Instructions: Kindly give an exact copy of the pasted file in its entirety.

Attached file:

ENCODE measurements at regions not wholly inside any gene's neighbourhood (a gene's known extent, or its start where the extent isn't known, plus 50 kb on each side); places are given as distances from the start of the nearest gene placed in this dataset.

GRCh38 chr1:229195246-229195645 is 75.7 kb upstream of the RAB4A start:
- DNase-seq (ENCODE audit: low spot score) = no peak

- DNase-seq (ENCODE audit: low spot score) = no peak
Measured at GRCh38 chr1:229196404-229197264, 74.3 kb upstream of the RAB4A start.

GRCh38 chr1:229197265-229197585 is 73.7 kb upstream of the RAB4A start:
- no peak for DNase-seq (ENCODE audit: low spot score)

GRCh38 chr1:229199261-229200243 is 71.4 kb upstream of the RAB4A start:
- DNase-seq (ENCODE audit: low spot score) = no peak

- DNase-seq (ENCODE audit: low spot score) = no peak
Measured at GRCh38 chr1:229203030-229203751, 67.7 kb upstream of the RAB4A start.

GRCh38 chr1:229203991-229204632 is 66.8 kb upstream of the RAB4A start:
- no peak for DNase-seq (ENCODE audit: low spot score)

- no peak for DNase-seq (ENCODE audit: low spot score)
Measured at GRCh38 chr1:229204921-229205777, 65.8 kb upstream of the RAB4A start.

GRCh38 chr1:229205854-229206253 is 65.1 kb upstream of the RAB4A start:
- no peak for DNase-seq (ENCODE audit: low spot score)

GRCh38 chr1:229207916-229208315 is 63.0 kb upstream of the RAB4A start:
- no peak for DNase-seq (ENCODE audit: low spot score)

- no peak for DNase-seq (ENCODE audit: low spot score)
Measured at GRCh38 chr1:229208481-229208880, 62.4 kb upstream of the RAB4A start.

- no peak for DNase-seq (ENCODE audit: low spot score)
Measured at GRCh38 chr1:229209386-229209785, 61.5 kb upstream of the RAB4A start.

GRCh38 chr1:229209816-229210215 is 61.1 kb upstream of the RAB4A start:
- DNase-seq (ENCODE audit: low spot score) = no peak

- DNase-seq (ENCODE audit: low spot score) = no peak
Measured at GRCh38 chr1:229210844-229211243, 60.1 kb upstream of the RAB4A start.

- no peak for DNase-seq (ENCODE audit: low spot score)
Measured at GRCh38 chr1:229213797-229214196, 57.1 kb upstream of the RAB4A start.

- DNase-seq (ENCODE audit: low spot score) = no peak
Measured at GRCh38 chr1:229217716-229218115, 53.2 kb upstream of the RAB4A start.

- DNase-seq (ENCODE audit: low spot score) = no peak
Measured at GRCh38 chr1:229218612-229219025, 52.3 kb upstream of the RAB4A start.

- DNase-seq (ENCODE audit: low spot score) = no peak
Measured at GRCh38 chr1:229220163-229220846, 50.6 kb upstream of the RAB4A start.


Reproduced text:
ENCODE measurements at regions not wholly inside any gene's neighbourhood (a gene's known extent, or its start where the extent isn't known, plus 50 kb on each side); places are given as distances from the start of the nearest gene placed in this dataset.

GRCh38 chr1:229195246-229195645 is 75.7 kb upstream of the RAB4A start:
- DNase-seq (ENCODE audit: low spot score) = no peak

- DNase-seq (ENCODE audit: low spot score) = no peak
Measured at GRCh38 chr1:229196404-229197264, 74.3 kb upstream of the RAB4A start.

GRCh38 chr1:229197265-229197585 is 73.7 kb upstream of the RAB4A start:
- no peak for DNase-seq (ENCODE audit: low spot score)

GRCh38 chr1:229199261-229200243 is 71.4 kb upstream of the RAB4A start:
- DNase-seq (ENCODE audit: low spot score) = no peak

- DNase-seq (ENCODE audit: low spot score) = no peak
Measured at GRCh38 chr1:229203030-229203751, 67.7 kb upstream of the RAB4A start.

GRCh38 chr1:229203991-229204632 is 66.8 kb upstream of the RAB4A start:
- no peak for DNase-seq (ENCODE audit: low spot score)

- no peak for DNase-seq (ENCODE audit: low spot score)
Measured at GRCh38 chr1:229204921-229205777, 65.8 kb upstream of the RAB4A start.

GRCh38 chr1:229205854-229206253 is 65.1 kb upstream of the RAB4A start:
- no peak for DNase-seq (ENCODE audit: low spot score)

GRCh38 chr1:229207916-229208315 is 63.0 kb upstream of the RAB4A start:
- no peak for DNase-seq (ENCODE audit: low spot score)

- no peak for DNase-seq (ENCODE audit: low spot score)
Measured at GRCh38 chr1:229208481-229208880, 62.4 kb upstream of the RAB4A start.

- no peak for DNase-seq (ENCODE audit: low spot score)
Measured at GRCh38 chr1:229209386-229209785, 61.5 kb upstream of the RAB4A start.

GRCh38 chr1:229209816-229210215 is 61.1 kb upstream of the RAB4A start:
- DNase-seq (ENCODE audit: low spot score) = no peak

- DNase-seq (ENCODE audit: low spot score) = no peak
Measured at GRCh38 chr1:229210844-229211243, 60.1 kb upstream of the RAB4A start.

- no peak for DNase-seq (ENCODE audit: low spot score)
Measured at GRCh38 chr1:229213797-229214196, 57.1 kb upstream of the RAB4A start.

- DNase-seq (ENCODE audit: low spot score) = no peak
Measured at GRCh38 chr1:229217716-229218115, 53.2 kb upstream of the RAB4A start.

- DNase-seq (ENCODE audit: low spot score) = no peak
Measured at GRCh38 chr1:229218612-229219025, 52.3 kb upstream of the RAB4A start.

- DNase-seq (ENCODE audit: low spot score) = no peak
Measured at GRCh38 chr1:229220163-229220846, 50.6 kb upstream of the RAB4A start.